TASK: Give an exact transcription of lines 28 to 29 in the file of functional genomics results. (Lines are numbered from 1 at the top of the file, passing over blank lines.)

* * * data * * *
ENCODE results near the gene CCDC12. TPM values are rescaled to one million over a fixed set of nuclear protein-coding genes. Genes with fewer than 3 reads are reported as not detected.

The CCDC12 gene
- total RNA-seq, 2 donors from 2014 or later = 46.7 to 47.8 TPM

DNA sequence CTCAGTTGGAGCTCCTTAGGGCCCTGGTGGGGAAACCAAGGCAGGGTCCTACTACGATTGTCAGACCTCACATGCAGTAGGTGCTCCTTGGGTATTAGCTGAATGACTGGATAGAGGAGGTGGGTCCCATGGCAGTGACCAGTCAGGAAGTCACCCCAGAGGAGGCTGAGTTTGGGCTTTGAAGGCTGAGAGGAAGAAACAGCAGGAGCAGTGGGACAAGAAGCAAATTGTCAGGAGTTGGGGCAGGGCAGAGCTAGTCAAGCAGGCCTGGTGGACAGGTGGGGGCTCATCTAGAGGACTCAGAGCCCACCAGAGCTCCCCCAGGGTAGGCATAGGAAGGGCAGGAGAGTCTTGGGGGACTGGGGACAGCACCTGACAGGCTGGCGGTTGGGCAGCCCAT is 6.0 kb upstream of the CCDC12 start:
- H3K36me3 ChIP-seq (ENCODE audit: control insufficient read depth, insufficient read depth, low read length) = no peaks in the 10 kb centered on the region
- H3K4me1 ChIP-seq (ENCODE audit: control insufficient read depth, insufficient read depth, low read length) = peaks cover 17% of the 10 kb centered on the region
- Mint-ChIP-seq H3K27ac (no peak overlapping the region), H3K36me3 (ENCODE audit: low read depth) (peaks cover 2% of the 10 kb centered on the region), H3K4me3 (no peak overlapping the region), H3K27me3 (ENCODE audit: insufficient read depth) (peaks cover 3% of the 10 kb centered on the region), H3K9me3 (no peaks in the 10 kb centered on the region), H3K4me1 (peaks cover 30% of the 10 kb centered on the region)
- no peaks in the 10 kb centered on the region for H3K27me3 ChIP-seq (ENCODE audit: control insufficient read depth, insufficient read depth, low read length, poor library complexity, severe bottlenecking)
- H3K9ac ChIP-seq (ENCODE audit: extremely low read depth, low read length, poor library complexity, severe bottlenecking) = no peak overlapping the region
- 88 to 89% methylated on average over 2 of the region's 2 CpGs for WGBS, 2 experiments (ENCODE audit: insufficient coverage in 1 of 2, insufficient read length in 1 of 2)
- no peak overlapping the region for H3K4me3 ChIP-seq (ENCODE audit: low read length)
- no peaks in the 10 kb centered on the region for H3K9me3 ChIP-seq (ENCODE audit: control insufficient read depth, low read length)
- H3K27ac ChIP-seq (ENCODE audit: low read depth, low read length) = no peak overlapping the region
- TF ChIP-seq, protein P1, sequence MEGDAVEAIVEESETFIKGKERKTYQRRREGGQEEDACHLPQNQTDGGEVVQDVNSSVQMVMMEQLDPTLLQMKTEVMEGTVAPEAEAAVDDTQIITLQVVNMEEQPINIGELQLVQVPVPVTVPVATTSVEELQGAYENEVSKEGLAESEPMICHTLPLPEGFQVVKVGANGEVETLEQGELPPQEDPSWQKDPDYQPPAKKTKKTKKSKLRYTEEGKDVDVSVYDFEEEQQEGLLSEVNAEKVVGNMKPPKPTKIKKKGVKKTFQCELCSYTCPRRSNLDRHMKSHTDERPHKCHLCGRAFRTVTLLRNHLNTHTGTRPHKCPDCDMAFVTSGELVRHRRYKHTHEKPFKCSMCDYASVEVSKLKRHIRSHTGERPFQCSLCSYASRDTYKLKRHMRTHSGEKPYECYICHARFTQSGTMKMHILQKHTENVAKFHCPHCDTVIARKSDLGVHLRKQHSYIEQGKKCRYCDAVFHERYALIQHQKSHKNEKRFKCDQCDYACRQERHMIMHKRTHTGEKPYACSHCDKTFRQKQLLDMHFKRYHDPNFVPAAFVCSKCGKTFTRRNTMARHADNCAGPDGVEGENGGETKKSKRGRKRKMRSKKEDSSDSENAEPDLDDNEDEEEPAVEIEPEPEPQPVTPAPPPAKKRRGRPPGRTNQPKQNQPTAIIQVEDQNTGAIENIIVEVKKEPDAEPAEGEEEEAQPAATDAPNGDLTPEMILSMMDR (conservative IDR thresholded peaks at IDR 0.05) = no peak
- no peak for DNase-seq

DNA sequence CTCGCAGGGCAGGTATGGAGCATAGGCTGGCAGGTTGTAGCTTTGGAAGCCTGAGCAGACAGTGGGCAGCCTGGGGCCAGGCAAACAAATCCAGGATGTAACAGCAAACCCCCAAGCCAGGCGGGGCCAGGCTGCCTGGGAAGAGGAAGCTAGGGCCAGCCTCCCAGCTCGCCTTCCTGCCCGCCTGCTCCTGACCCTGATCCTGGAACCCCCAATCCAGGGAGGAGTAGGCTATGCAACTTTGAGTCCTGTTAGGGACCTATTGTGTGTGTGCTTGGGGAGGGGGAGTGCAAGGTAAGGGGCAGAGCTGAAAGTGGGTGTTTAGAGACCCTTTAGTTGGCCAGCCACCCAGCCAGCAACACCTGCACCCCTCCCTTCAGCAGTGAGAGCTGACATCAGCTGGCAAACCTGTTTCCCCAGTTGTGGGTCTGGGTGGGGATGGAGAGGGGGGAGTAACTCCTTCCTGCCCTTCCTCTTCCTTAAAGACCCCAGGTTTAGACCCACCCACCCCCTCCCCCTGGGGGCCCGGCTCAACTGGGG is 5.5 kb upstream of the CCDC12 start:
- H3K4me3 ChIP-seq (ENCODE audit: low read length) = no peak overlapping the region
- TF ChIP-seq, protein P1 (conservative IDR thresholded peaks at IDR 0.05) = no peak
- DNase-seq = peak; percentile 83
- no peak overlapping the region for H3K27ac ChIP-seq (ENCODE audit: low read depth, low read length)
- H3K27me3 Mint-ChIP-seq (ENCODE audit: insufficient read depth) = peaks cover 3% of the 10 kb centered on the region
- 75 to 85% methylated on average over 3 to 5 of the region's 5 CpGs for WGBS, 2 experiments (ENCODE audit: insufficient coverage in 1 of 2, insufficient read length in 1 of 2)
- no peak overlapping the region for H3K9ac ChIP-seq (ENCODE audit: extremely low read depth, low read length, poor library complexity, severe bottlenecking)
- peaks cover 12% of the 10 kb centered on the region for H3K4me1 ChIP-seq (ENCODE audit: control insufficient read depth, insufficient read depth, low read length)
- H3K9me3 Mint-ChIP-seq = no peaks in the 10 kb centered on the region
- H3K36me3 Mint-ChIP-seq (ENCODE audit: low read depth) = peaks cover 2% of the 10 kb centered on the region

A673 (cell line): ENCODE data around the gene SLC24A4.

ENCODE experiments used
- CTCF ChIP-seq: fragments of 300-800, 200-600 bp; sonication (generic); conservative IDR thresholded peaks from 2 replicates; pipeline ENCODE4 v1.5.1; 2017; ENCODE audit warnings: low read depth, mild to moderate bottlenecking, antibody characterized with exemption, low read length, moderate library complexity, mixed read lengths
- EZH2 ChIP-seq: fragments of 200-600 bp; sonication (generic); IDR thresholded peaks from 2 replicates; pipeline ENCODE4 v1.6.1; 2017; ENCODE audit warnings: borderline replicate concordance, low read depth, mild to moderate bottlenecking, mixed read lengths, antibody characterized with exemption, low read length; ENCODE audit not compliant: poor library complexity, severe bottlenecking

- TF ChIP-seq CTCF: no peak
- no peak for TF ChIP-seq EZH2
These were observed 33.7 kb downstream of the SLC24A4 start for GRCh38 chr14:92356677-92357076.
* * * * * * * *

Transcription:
ENCODE experiments used
- CTCF ChIP-seq: fragments of 300-800, 200-600 bp; sonication (generic); conservative IDR thresholded peaks from 2 replicates; pipeline ENCODE4 v1.5.1; 2017; ENCODE audit warnings: low read depth, mild to moderate bottlenecking, antibody characterized with exemption, low read length, moderate library complexity, mixed read lengths